New Mortgage Rate Insights From BMO

Thumbs upRising rates and new mortgage regulations aren’t enough to scare nearly 1 in 4 Canadians. That’s how many plan to buy a home within the next year.

This comes from a new BMO survey, which also found the national average price buyers expect to pay is about $474,000. That jumps to $580,000 in Toronto and $603,000 for Vancouver buyers.

Most concerning is this stat: more than half (53%) of those polled aren’t assessing their own ability to handle higher rates. Yet more than three quarters (75%) fully expect interest rates to rise soon, and continue upward.

What You Should Be Doing

Stress testing yourself isn’t that hard. The Spy’s mortgage calculator lets you instantly see how your monthly payments would change given a 2 or 3 percentage-point rate spike. Confirming this can provide peace of mind that rising rates won’t crush your monthly cashflow.

Of course, if you get a mortgage almost every lender will stress test you themselves. But it’s still good to know your limits before you start mortgage hunting.

Fact:  There are two types of stress tests:  a high-ratio mortgage stress test (for those with less than a 20% down payment), as well as a low-ratio mortgage stress test (for those with 20%-plus equity). The second test is a little harder because you have to prove you can afford a payment based on the higher of your actual rate plus 2 percentage points, or the bank of Canada’s benchmark rate (currently 5.14%).

Rate Preferences

The BMO survey also confirmed that about 7 in 10 Canadians prefer the “safety” and stability of fixed rates vs. just 14% who would take a variable rate. That fixed-rate percentage is in line with Mortgage Professionals Canada’s (MPC’s) fall survey, which found 68% of mortgages in Canada have a fixed rate.

But this new data suggests variable-rate interest has dropped sharply from last year. For 2017, MPC reported that 28% of mortgagors had variable rates. This reduction is notable but not surprising, given our escalating rate environment.

Falling variable rate numbers may also suggest that too many mortgage shoppers are trying to time interest rates and ignoring a key money-saving strategy. To the extent qualified borrowers are not even considering the best variable rates—some being priced more than a point below 5-year fixed rates—they could be kicking themselves in five years (…or not).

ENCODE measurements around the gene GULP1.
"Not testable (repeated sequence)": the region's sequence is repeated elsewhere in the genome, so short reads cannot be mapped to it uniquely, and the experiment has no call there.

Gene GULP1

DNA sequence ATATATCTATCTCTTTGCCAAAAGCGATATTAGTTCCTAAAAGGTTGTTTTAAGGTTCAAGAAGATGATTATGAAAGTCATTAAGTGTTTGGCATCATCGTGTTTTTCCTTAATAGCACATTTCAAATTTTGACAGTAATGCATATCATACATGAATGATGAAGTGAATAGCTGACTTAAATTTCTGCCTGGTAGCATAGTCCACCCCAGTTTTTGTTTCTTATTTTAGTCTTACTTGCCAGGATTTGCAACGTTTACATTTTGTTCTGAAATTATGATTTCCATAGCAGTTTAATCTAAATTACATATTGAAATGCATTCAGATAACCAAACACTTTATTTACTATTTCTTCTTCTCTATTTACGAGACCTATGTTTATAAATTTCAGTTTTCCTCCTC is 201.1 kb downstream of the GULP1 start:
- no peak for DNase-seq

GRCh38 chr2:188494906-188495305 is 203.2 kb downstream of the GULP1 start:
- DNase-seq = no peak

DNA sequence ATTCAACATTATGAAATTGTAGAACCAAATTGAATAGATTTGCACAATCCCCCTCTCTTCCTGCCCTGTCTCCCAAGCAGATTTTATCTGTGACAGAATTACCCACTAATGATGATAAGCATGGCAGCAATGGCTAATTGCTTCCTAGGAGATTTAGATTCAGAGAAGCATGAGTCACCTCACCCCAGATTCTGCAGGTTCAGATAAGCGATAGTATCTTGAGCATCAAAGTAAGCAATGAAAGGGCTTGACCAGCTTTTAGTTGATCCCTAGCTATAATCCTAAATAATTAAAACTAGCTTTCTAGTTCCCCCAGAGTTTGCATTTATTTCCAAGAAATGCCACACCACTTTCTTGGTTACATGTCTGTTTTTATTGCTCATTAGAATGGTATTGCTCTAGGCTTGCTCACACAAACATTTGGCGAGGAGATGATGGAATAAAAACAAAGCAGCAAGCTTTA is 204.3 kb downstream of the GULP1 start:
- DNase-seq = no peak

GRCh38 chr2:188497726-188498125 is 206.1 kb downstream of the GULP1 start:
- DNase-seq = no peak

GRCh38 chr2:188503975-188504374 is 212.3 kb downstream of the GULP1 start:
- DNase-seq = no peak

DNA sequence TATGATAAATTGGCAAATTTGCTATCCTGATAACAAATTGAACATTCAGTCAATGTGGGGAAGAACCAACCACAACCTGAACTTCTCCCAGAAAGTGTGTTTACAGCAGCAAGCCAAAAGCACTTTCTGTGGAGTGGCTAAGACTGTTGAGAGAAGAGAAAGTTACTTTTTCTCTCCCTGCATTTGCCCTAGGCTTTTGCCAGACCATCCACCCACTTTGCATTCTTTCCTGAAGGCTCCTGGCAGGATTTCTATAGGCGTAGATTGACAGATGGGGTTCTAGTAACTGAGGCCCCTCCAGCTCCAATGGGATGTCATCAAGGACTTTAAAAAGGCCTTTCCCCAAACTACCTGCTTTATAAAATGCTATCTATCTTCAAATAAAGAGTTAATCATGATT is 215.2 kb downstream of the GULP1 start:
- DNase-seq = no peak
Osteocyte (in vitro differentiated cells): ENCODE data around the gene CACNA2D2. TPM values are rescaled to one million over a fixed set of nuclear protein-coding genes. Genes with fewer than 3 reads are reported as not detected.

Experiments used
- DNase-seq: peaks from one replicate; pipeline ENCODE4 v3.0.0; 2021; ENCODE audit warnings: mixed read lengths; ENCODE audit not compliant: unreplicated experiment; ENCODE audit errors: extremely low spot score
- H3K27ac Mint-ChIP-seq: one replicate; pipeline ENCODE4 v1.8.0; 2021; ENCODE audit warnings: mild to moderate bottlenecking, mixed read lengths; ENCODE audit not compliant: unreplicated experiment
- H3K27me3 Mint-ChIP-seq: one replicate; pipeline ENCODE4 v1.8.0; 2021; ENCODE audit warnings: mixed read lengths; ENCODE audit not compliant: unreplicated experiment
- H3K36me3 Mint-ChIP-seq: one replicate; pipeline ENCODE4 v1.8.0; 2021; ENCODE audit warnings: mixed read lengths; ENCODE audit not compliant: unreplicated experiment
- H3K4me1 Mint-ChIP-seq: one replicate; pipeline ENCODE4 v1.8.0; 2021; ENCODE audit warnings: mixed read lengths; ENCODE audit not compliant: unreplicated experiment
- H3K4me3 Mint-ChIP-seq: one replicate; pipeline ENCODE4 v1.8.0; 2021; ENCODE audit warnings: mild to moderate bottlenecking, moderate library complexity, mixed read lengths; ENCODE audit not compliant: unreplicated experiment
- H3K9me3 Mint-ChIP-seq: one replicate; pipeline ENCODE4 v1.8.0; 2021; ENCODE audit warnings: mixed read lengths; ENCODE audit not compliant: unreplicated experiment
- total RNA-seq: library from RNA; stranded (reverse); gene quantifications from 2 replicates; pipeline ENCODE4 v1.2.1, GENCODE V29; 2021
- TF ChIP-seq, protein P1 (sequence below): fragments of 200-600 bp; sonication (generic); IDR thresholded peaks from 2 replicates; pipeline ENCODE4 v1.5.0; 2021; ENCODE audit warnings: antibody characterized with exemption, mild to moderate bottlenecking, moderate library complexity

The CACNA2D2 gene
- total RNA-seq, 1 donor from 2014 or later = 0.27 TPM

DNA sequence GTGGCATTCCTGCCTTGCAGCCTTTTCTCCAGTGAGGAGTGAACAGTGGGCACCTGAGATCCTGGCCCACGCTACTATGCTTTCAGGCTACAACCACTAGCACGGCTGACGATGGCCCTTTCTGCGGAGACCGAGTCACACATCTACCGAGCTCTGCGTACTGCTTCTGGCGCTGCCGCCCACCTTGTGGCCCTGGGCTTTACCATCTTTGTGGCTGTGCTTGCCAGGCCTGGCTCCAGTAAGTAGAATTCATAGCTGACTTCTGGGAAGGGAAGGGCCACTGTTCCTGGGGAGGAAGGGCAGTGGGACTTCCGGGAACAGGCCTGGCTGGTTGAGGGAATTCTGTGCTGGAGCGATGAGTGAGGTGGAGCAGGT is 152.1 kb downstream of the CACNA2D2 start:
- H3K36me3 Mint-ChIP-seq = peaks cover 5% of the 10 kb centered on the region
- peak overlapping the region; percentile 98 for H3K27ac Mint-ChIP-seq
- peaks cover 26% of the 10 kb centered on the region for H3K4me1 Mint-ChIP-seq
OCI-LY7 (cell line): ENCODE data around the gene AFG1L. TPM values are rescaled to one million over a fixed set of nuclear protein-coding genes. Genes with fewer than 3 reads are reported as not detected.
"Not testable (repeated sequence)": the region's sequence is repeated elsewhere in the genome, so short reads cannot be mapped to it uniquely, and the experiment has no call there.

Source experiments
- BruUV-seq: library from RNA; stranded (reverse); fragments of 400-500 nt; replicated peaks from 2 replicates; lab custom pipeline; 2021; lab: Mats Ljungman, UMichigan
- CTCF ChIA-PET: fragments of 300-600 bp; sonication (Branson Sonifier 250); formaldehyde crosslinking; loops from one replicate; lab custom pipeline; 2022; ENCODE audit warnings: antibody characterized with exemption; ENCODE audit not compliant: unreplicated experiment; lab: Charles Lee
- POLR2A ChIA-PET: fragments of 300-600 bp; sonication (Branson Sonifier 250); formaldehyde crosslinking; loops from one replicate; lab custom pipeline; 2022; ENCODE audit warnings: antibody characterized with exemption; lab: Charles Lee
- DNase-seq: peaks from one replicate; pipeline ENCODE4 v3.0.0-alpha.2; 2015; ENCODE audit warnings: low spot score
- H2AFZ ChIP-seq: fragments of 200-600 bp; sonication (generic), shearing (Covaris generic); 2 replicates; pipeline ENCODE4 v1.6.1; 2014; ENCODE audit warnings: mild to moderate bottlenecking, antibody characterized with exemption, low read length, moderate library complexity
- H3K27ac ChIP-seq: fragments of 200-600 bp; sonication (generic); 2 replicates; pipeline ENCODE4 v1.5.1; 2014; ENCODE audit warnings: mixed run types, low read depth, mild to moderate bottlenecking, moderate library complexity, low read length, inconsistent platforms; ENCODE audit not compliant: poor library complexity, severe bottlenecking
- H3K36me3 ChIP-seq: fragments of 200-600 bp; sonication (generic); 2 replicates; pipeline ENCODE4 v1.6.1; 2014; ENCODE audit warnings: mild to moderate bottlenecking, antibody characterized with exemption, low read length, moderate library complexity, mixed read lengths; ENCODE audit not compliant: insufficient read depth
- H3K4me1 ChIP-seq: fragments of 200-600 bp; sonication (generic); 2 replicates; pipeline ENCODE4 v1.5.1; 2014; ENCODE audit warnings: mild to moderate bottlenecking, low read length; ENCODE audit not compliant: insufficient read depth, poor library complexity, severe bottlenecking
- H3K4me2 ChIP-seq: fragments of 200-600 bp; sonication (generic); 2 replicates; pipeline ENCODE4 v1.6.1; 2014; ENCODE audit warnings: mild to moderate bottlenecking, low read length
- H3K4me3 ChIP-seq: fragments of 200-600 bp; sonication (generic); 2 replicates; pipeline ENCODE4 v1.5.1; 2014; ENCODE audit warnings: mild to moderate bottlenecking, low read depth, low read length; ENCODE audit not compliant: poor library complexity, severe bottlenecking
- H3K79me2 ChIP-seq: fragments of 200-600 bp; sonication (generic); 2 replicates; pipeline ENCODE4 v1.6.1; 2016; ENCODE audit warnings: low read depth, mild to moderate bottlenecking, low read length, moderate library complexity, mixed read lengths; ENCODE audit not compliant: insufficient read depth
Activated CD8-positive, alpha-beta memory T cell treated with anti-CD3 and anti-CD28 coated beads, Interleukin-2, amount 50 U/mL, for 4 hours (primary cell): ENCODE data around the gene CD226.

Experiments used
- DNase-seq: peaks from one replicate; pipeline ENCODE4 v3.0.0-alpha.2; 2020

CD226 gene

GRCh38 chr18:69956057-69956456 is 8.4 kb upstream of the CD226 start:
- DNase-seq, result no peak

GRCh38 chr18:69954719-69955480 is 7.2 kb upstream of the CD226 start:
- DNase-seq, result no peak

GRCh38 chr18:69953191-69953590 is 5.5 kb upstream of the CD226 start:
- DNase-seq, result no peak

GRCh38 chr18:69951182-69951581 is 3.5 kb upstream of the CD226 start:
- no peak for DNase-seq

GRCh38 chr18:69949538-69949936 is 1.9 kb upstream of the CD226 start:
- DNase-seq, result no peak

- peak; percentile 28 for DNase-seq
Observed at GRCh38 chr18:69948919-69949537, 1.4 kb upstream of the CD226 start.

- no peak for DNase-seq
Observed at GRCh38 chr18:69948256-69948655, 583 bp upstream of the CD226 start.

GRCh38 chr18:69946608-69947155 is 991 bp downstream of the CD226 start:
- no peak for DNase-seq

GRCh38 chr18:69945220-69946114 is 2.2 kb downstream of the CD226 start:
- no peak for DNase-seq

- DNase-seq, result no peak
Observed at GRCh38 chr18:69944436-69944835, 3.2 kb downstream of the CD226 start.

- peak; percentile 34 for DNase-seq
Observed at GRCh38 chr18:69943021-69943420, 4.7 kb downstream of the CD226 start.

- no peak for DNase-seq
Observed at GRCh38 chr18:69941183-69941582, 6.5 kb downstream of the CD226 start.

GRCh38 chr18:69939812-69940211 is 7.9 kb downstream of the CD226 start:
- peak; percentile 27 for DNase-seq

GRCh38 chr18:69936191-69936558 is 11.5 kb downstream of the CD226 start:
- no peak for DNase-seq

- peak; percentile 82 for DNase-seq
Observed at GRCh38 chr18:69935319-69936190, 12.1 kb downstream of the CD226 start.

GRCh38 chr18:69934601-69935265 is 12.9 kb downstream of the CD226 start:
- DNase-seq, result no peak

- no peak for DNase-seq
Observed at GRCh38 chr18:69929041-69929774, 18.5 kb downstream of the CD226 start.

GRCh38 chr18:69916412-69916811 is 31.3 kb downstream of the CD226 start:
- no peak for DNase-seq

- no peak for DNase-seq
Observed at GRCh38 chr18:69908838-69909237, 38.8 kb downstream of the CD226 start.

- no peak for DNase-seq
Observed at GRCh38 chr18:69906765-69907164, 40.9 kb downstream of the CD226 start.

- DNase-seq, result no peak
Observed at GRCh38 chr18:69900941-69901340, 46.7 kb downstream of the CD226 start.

In the survey, 51% of respondents also said the type of mortgage they choose ultimately depends on the best rates currently available for each term. Rate spreads (i.e., how much cheaper a 2-year fixed is than a 5-year fixed, for example) have a big impact on which term will likely entail the lowest cost of borrowing. Relative rate differences matter more to people than even their expectations for where rates are heading, as they should.



4 Comments

  • Nadia C says:

    I’m undecided on fixed vs variable. I’ve been offered prime – .95% however with BofC raising rates, I’m thinking it’s best to lock in at 3.24%. I’ve always done variable but given we are as low as we could go,it may not be work the risk. Is 3.24% good rate with 20% down.

    • The Spy says:

      Hi Nadia,

      If you like the lender and it’s a good product features-wise, 3.24% is definitely solid for a five-year fixed rate with 20% down. Albeit, you can find 3.19% or less on the Spy’s rate tables, assuming you’re well qualified.

      As for future rates, how did you conclude “we are as low as we could go?” While the trend is now up, trends can change and recessions can happen. For well-qualified risk-tolerant borrowers, the goal is to achieve the lowest average cost of borrowing over five years. Despite the market predicting 50-100 bps of further rate tightening. It’s possible that deep discount variables can still come out ahead over five years.

      One last note. Some countries still have negative interest rates. In Canada, a 0% policy rate is within the realm of possibility during the next downward rate cycle.

  • Steve says:

    Hi Spy. What are mortgage rates in negative interest rate countries? Are they giving the homeowner $$$ every month? Lol.

    Who has negative rates? I think Japan but haven’t heard of others. How low are mortgage rates? Maybe those are good places to invest in real estate. Hoping it’s somewhere tropical with a stable economy too 🙂

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